The Politics of the Budget – Dr Karl Pike
The day after the Budget, when the economic analysis from think tanks like Resolution Foundation and the Institute for Fiscal Studies comes in, we begin to grasp the kinds of messages and political debates that will actually spring from the Budget.
On Budget day, the Chancellor Rishi Sunak had a clear story in his speech to the House of Commons: the government would continue its pandemic economic support package for the majority of the year, though with new cliff edges (e.g. the end of the £20 per week uplift in universal credit come the autumn); and that the crisis, along with the costs of government support, meant there were now ‘huge challenges’ for the public finances. This necessitated, the Chancellor said a number of times, being ‘honest’ with the public. That honesty was about the rise in corporation tax, as well as freezing tax thresholds – both of which have featured in media coverage since.
The day after the budget, other impacts are becoming clearer. There are warnings about the impact on living standards and inequality and The Resolution Foundation highlighted (with the end of the UC uplift) the ‘poorest households facing a 7 per cent fall in income in the second half of 2021-22’. In terms of spending on public services, compared with plans before the pandemic, day-to-day spending is set to be £15 billion a year lower in real terms in 2024-25. Unprotected government departments – excluding schools, the NHS and defence – could ‘now be facing real-terms cuts in 2022-23’. Areas like justice and local government are being mentioned once again for further austerity.
So, what does all of this mean for the politics of the budget? It’s fair to say that public services didn’t feature much in the Chancellor’s speech. The Leader of the Opposition, Keir Starmer, highlighted the lack of measures related to social care, for example. Sunak’s message focused instead on business recovery, business investment and (for larger companies), tax. The ‘honesty’ was about tackling ‘our debt problem’, as he put it, not supporting what some will see as the need for further spending after this year – a year that has accentuated the inequalities in our society and may well have worsened them. There seemed to be an assumption that, come the autumn, people will be doing fine economically, and that Sunak needed to focus on the recovery and growth opportunities that he could encourage. Yet, for unprotected government departments, as The Resolution Foundation put it, ‘it will feel very much like George Osborne is still the Chancellor’.
This is connected to something Starmer said in response to Sunak’s speech. On corporation tax, he argued that ‘the decade-long corporation tax experiment by this Government has failed’. He was referring to the Osborne policy of cutting corporation tax when David Cameron was Prime Minister – something Osborne was keen to keep doing. The question of whether the next few years will feel, for voters, like a repeat of past Conservative administrations is an important one. Starmer was of course keen to keep Sunak and Boris Johnson closely connected to Cameron and Osborne – ‘this government’ – in the face of an approach to corporation tax that couldn’t feel more different. Indeed, particularly following the very dramatic end of Cameron’s leadership, and the ensuing Brexit tribulations, trying to portray the current Conservative leadership as in some way the ‘same government’ is a challenge. On public services, and living standards come the autumn, Starmer may have a greater chance. Paul Johnson, the IFS Director, put it very well: ‘No money to deal with post-pandemic priorities. No policies to deal with the inequalities that have opened up over the last year between rich and poor, old and young, more and less well educated’.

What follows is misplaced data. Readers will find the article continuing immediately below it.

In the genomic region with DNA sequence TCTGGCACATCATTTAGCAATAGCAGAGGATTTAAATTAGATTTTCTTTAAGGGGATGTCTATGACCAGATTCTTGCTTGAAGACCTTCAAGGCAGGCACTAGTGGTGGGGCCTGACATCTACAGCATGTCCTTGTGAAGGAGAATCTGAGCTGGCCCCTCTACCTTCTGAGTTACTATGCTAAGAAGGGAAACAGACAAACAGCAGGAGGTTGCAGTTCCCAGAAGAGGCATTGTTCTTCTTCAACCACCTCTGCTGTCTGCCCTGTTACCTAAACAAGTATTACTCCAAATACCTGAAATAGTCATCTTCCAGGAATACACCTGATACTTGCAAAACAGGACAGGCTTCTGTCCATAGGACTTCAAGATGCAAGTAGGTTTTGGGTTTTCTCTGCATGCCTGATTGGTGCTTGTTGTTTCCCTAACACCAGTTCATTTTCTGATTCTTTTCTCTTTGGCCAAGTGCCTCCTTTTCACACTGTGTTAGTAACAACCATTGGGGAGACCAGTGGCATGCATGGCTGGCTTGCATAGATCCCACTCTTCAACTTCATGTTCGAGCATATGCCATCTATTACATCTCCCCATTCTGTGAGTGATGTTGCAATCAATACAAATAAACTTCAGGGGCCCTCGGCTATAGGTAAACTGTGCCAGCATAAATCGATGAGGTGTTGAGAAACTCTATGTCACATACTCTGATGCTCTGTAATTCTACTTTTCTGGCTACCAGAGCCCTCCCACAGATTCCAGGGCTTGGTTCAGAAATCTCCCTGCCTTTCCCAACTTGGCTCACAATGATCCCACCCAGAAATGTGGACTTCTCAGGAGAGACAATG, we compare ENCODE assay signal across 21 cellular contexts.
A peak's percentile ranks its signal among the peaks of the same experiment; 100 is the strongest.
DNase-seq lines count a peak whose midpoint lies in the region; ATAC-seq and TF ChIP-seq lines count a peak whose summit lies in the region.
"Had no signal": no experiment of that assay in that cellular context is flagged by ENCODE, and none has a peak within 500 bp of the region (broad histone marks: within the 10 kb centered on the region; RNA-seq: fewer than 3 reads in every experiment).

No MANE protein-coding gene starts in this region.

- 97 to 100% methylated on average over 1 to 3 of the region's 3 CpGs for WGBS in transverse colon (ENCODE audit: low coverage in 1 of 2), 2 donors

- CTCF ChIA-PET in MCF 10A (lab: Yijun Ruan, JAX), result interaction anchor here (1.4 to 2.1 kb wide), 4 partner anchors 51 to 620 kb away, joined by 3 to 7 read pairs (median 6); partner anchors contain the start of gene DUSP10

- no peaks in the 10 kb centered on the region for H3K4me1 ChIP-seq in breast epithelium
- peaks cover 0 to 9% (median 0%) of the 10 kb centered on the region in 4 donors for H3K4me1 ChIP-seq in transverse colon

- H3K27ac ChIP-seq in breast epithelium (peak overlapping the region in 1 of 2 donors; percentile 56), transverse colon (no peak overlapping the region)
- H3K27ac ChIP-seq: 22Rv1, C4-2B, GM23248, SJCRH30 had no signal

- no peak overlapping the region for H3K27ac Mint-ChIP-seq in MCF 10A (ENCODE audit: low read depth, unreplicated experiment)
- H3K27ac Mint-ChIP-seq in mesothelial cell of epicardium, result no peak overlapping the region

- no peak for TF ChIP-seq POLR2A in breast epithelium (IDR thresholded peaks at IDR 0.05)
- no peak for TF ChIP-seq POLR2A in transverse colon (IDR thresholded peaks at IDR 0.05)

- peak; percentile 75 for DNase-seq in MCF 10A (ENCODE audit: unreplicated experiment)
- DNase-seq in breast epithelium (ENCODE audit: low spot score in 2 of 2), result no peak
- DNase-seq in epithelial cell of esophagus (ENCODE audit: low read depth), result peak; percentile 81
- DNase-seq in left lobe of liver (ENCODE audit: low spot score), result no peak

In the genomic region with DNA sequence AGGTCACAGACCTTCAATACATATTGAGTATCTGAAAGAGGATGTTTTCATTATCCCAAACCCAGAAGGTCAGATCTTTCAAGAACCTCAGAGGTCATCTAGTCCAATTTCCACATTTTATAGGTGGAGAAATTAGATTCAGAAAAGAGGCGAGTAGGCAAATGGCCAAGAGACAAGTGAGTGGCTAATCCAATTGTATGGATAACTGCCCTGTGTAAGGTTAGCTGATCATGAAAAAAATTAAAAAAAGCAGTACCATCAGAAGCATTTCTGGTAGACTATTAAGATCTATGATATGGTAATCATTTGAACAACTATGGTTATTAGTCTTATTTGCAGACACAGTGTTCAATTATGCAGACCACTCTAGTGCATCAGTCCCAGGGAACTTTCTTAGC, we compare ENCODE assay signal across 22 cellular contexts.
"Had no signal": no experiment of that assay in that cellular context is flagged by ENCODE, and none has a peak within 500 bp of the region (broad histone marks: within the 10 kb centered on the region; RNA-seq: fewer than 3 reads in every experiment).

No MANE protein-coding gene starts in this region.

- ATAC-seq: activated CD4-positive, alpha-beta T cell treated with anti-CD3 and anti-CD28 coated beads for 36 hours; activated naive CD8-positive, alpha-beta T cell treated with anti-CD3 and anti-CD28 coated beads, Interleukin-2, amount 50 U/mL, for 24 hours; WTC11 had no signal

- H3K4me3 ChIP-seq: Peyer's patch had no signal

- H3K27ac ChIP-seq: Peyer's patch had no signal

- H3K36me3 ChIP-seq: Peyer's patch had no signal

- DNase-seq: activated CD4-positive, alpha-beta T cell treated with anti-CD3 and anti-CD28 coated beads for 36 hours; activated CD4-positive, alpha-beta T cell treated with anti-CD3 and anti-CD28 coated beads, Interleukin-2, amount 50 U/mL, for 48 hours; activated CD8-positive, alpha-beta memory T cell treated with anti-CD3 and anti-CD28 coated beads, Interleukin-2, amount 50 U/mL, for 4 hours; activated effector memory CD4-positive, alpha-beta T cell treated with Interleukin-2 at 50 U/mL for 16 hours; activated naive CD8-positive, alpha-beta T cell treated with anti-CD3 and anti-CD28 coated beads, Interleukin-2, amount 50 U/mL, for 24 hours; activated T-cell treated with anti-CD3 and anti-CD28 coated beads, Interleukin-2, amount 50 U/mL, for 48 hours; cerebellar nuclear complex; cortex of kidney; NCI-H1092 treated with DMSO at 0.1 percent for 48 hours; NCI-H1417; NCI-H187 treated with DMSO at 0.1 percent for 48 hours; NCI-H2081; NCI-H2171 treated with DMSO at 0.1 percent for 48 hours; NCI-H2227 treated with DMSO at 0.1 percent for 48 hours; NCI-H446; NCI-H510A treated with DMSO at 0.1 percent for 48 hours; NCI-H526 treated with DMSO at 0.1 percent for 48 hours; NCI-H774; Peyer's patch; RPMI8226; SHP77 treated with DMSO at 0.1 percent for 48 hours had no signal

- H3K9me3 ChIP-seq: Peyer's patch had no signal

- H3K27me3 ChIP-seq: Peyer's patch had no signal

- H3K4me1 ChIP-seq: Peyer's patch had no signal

Yet, of course, it hasn’t been an uncomplicated Budget for Labour. The party’s communication of its ‘now is not the time to raise taxes’ message was a little confusing in the run-up to the Budget. When asked about the (then rumoured) corporation tax increases, Labour’s line certainly sounded like opposition to any tax increases in the budget, including to corporation tax. This line was then tweaked, arguing Labour wouldn’t support any immediate tax increases in the budget. Labour’s pre-budget messaging then, if the odd nuance and caveat were missed, sounded pretty close to suggesting this budget shouldn’t be touching any tax rates – odd indeed if, as Starmer suggested in his actual budget response, Labour wanted a budget which focused more on inequality and the longer-term funding of public services.
On this point, Stephen Bush has made an important observation: the Chancellor increasing corporation tax removes one obvious revenue-raiser for Labour at the next election, which raises longer-term questions for the Opposition. Public spending in unprotected areas seems set to be squeezed, and there is currently no sign of further spending to tackle post-pandemic inequality. Right now, Labour will probably feel comfortable continuing to point to things the Government could be doing more of, but will the politics of debt return? Again, it comes back to this question of association with the last decade of Conservative politics. Johnson and Sunak will of course be able to amend their plans in the coming years, and judge spending priorities closer to the election – but will their path come close, again, to austerity (at least for some services), albeit with some tax increases too? And how often will we hear the familiar refrain of ‘I’d love to, but I’m afraid we can’t make promises that we can’t afford'. On corporation tax, Osborne’s legacy is being undone, but his political strategy on the public finances may make a comeback.
Note: This article gives the views of the authors, and not the position of the Mile End Institute or Queen Mary University of London.